02 March 2013

Pork belly, or poitrine de porc

In France, the diet is largely based on meat. And in the Loire Valley, the meats of choice are pork and poultry. This is not beef or lamb country. People do raise goats, but more for their milk, to make cheese, than for their meat.

All over France, one of the most typical flavoring ingredients used with poultry, eggs, or vegetables — and even beef, lamb and fish — is diced-up meat in the form of lardons, which are little chunks of smoked or salt-cured pork belly. In the U.S., meanwhile, pork belly is mostly made into bacon ("streaky" bacon, as opposed to Canadian or "back" bacon).

A slab of fresh pork belly, called poitrine de porc in France, weighing about six pounds

Here in France, pork belly is called « poitrine », which means "breast" — a chicken breast is also called a poitrine, and a person's chest (the front of the torso) is his or her poitrine. Linguistically, the word derives from the same root as "pectoral." This part of the animal is called "belly" in English and "breast" in French, but it's the same thing. It's the location of the lower or "back" ribs — the ones closest to the abdomen. It's not the spare ribs, but the meatier ones.

"Streaky" bacon, American-style, is not nearly as common in France as in the U.S. Don't expect bacon and eggs for breakfast, or BLT sandwiches at lunchtime. Thin slices of what is called poitrine fumée are available at the supermarket, and in charcuterie shops you can order poitrine fumée sliced the same way, so people must use it in some dishes and preparations. I know I do.

I cut the poitrine into several pieces and put some in the freezer.
 I might have to make petit salé with one of them.

Poitrine de porc is more often sold in several other forms. There are lardons, of course, either salt-cured or smoked. There's the cut called petit salé, which is thick-sliced, lean salt-cured pork poitrine that is sold already cooked and is most famously served with lentils. There's brined poitrine (or other cuts of pork) called porc demi-sel, which can be boiled without pre-soaking in potées or stews, with vegetables. Slices of salt-cured or smoked poitrine are often served with choucroute garnie (sauerkraut).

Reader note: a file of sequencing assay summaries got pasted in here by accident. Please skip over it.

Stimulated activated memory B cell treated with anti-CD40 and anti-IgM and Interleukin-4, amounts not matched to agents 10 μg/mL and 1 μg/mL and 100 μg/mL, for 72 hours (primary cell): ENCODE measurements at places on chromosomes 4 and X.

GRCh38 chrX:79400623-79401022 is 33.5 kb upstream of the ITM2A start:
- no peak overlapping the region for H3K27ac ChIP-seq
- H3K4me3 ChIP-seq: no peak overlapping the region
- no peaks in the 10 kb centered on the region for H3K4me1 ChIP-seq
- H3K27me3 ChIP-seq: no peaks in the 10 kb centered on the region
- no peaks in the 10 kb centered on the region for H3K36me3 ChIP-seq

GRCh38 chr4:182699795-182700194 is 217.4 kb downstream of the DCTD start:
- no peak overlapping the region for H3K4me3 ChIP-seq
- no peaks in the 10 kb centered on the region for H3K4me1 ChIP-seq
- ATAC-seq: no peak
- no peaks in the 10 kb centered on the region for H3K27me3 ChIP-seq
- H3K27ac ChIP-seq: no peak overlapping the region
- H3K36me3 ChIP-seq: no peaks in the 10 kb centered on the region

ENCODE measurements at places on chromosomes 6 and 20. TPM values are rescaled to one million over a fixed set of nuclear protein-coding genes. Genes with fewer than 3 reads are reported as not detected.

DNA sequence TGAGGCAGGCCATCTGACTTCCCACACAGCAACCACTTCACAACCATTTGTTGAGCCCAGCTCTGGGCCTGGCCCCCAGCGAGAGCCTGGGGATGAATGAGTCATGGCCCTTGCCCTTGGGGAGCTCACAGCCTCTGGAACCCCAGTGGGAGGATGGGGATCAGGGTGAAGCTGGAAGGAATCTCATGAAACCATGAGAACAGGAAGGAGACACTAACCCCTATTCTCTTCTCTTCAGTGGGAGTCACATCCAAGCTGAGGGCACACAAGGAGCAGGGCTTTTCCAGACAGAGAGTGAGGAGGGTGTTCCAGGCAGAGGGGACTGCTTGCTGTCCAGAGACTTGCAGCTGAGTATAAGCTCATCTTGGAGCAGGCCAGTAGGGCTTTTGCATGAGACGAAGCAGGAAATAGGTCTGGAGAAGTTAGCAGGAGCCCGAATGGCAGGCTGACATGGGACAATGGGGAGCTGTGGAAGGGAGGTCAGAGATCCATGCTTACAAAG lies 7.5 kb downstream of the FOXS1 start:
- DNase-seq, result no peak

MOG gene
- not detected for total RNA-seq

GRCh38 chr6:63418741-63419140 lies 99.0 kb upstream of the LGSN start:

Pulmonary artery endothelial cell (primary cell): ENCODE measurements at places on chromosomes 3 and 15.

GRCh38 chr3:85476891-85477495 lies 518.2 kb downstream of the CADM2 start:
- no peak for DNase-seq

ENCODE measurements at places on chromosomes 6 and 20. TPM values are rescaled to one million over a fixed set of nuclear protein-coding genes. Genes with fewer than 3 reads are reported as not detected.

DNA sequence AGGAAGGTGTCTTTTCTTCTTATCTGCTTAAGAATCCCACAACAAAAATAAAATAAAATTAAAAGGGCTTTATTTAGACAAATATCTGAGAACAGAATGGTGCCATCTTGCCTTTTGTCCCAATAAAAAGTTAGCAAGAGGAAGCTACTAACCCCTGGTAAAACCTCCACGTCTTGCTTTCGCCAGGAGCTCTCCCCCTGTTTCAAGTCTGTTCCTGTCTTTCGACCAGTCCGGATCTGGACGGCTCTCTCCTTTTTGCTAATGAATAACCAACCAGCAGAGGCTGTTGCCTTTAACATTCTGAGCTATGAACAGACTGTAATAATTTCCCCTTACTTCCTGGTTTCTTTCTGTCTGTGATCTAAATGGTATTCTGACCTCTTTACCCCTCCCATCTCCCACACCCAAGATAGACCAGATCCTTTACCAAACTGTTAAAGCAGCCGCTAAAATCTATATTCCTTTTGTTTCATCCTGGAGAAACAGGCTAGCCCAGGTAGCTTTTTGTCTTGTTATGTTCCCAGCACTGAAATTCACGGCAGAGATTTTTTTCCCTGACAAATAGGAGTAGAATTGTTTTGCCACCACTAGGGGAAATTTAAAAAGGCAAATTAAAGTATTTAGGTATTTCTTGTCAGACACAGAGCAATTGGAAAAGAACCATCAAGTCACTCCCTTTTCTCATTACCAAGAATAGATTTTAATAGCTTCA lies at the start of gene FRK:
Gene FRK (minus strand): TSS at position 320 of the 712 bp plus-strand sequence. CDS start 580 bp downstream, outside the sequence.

This one of our home-delivery loaves of bread, called a baguette de tradition.

One confusing thing about poitrine de porc is that the same cut of meat is also called lard in French. In other words, lardons are chunks of lard, and lard is not at all the same thing as the rendered pork fat that we call "lard" in English. Our lard comes mostly from the animal's back, I think — from the cut called "fatback" in the American South. In France, actually, you can buy either lard maigre — lean bacon — or lard gras — "fatback" — to cook with. "Meager" or lean lard might seem like a contradiction in terms, but it isn't in French.

A "roast" of fresh poitrine de porc, ready for the oven

Often, our first thought when it comes to bacon or pork belly is, "Ooh, too fatty." But the fact is that a lot of the fat has been bred out of pigs over the past few decades. There's even a movement to develop hog breeds that will give fattier meat than the pork you find on the market nowadays (there was an article about it in the New York Times this past week). Pork today  — "the other white meat" — sometimes cooks up dry and stringy because it's so lean.

How about some roasted winter vegetables to go with the roasted pork belly?

And that means the fattiest traditional cuts of pork, like poitrine or belly, are lean enough to be enjoyed roasted or braised. That's what this is all about. Not long ago, the butcher counter at the Intermarché supermarket across the river in Noyers-sur-Cher had a special sale on big slabs of poitrine de porc fraîche — fresh pork belly — at 2.50 euros per kilogram, or about one euro a pound. How could I resist that?


  1. I wouldn't have been able to resist either... we have one chunk of 900g left... for the pot of Boston Baked Beans... but there are two portions of the beans left in the freezer before we get to that stage.
    Although... it is cold today... hmmm?

  2. Tim, I usually put smoked pork in baked beans. I'll have to try making them with fresh poitrine, or make cassoulet with it...

  3. Ken your last several posts were quite interesting. I always enjoy the lessons you give about food and am inspired by what you present. Thank you and keep up the good work.


  4. Very interesting and informative, Ken :) The photos along with, very nicely illustrated :)

  5. I didn't know carrots were considered 'winter' veggies.


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